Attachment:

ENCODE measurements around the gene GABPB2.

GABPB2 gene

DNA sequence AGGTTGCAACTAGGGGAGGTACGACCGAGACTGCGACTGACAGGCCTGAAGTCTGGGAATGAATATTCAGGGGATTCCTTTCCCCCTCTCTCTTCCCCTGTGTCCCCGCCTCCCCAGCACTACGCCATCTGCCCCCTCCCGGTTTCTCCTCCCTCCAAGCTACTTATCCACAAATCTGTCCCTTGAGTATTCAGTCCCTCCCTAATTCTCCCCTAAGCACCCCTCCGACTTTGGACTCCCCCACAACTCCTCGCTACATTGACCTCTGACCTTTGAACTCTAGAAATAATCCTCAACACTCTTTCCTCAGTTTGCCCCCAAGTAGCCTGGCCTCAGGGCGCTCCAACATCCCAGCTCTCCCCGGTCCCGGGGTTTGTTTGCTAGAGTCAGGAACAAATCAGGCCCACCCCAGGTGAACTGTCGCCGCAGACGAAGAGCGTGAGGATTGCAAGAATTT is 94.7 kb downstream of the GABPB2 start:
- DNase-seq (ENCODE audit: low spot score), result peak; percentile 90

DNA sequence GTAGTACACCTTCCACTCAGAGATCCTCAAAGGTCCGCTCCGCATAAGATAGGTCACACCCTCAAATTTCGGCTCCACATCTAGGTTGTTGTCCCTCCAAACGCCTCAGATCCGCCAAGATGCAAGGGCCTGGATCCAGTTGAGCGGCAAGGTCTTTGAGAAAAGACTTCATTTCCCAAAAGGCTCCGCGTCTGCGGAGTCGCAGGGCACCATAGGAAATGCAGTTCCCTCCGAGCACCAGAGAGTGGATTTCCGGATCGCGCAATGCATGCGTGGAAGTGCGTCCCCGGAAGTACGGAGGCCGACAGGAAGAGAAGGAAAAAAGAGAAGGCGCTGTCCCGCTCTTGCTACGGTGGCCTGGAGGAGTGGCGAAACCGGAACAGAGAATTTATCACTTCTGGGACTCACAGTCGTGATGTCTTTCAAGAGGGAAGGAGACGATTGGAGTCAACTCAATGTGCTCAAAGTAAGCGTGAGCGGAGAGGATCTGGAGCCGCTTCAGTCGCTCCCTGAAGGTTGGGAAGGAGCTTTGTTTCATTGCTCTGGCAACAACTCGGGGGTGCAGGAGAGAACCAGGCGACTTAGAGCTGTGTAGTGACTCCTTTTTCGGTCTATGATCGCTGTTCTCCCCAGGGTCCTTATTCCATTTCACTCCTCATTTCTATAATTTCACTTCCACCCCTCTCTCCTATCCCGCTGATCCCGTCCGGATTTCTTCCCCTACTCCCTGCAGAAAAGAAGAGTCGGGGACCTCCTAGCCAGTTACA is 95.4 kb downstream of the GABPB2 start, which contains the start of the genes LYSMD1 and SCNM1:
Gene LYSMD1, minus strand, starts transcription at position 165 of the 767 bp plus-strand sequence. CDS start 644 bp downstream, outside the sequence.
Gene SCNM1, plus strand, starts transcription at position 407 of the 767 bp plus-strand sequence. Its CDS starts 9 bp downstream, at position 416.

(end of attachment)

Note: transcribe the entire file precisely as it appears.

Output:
ENCODE measurements around the gene GABPB2.

GABPB2 gene

DNA sequence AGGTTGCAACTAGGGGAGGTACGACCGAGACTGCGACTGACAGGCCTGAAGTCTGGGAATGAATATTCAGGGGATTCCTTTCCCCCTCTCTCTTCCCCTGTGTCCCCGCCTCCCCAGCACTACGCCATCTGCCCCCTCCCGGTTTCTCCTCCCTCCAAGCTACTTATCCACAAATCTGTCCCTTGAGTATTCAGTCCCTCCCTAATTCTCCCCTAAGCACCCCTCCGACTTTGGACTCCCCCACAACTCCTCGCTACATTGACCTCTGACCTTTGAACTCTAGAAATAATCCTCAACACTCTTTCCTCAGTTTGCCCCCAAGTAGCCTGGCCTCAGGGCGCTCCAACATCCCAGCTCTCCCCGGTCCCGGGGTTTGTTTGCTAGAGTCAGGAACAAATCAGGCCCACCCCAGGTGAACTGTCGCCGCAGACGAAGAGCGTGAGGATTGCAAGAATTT is 94.7 kb downstream of the GABPB2 start:
- DNase-seq (ENCODE audit: low spot score), result peak; percentile 90

DNA sequence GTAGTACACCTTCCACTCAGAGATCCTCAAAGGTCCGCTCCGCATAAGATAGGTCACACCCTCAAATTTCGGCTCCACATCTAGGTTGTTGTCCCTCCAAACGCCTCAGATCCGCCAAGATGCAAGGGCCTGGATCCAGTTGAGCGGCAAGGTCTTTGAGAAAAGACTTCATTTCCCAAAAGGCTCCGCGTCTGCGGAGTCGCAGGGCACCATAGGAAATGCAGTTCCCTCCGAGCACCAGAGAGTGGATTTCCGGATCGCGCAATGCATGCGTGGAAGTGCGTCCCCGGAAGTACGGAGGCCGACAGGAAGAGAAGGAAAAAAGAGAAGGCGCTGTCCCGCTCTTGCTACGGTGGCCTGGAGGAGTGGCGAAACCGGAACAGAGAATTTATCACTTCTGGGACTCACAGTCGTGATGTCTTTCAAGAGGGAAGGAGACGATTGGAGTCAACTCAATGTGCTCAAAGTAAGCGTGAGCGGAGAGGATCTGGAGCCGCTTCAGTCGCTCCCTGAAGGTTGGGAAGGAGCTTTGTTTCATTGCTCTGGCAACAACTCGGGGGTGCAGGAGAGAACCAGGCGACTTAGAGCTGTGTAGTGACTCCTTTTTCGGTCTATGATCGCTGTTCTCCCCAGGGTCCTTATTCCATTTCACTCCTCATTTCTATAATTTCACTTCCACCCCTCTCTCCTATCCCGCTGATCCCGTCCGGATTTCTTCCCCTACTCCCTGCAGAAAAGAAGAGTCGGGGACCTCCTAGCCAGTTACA is 95.4 kb downstream of the GABPB2 start, which contains the start of the genes LYSMD1 and SCNM1:
Gene LYSMD1, minus strand, starts transcription at position 165 of the 767 bp plus-strand sequence. CDS start 644 bp downstream, outside the sequence.
Gene SCNM1, plus strand, starts transcription at position 407 of the 767 bp plus-strand sequence. Its CDS starts 9 bp downstream, at position 416.